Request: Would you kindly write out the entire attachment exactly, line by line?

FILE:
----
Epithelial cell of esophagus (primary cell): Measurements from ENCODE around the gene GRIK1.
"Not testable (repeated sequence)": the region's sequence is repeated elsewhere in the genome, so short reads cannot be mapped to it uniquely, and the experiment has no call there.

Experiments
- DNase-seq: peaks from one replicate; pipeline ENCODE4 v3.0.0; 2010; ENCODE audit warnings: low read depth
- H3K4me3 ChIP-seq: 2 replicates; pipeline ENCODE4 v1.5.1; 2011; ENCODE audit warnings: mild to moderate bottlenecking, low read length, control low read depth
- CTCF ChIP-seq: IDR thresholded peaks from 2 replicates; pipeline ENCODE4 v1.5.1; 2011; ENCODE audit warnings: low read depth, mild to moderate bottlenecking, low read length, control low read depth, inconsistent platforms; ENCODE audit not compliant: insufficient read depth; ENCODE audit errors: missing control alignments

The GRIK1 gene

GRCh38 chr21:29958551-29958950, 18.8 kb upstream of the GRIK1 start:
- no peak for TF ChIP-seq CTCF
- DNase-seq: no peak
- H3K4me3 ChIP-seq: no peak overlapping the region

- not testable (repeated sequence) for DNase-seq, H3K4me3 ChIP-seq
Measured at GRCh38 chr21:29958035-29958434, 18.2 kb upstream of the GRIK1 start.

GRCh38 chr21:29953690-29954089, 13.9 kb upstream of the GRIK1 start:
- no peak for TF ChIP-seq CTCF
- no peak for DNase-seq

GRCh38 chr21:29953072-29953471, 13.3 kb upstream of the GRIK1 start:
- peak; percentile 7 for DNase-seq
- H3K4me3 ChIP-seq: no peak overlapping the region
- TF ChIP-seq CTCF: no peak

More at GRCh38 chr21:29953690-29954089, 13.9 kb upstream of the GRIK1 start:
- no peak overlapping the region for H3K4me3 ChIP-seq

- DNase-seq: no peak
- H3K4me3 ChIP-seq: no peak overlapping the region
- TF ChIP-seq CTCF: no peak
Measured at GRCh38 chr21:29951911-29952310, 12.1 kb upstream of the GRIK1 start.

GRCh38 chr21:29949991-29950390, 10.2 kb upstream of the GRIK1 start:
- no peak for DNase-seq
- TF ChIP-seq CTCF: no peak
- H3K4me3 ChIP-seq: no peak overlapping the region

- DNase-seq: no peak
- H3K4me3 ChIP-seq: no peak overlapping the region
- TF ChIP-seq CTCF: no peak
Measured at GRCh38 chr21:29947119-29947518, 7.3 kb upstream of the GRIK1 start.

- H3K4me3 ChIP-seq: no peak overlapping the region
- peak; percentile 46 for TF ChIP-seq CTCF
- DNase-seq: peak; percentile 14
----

Epithelial cell of esophagus (primary cell): Measurements from ENCODE around the gene GRIK1.
"Not testable (repeated sequence)": the region's sequence is repeated elsewhere in the genome, so short reads cannot be mapped to it uniquely, and the experiment has no call there.

Experiments
- DNase-seq: peaks from one replicate; pipeline ENCODE4 v3.0.0; 2010; ENCODE audit warnings: low read depth
- H3K4me3 ChIP-seq: 2 replicates; pipeline ENCODE4 v1.5.1; 2011; ENCODE audit warnings: mild to moderate bottlenecking, low read length, control low read depth
- CTCF ChIP-seq: IDR thresholded peaks from 2 replicates; pipeline ENCODE4 v1.5.1; 2011; ENCODE audit warnings: low read depth, mild to moderate bottlenecking, low read length, control low read depth, inconsistent platforms; ENCODE audit not compliant: insufficient read depth; ENCODE audit errors: missing control alignments

The GRIK1 gene

GRCh38 chr21:29958551-29958950, 18.8 kb upstream of the GRIK1 start:
- no peak for TF ChIP-seq CTCF
- DNase-seq: no peak
- H3K4me3 ChIP-seq: no peak overlapping the region

- not testable (repeated sequence) for DNase-seq, H3K4me3 ChIP-seq
Measured at GRCh38 chr21:29958035-29958434, 18.2 kb upstream of the GRIK1 start.

GRCh38 chr21:29953690-29954089, 13.9 kb upstream of the GRIK1 start:
- no peak for TF ChIP-seq CTCF
- no peak for DNase-seq

GRCh38 chr21:29953072-29953471, 13.3 kb upstream of the GRIK1 start:
- peak; percentile 7 for DNase-seq
- H3K4me3 ChIP-seq: no peak overlapping the region
- TF ChIP-seq CTCF: no peak

More at GRCh38 chr21:29953690-29954089, 13.9 kb upstream of the GRIK1 start:
- no peak overlapping the region for H3K4me3 ChIP-seq

- DNase-seq: no peak
- H3K4me3 ChIP-seq: no peak overlapping the region
- TF ChIP-seq CTCF: no peak
Measured at GRCh38 chr21:29951911-29952310, 12.1 kb upstream of the GRIK1 start.

GRCh38 chr21:29949991-29950390, 10.2 kb upstream of the GRIK1 start:
- no peak for DNase-seq
- TF ChIP-seq CTCF: no peak
- H3K4me3 ChIP-seq: no peak overlapping the region

- DNase-seq: no peak
- H3K4me3 ChIP-seq: no peak overlapping the region
- TF ChIP-seq CTCF: no peak
Measured at GRCh38 chr21:29947119-29947518, 7.3 kb upstream of the GRIK1 start.

- H3K4me3 ChIP-seq: no peak overlapping the region
- peak; percentile 46 for TF ChIP-seq CTCF
- DNase-seq: peak; percentile 14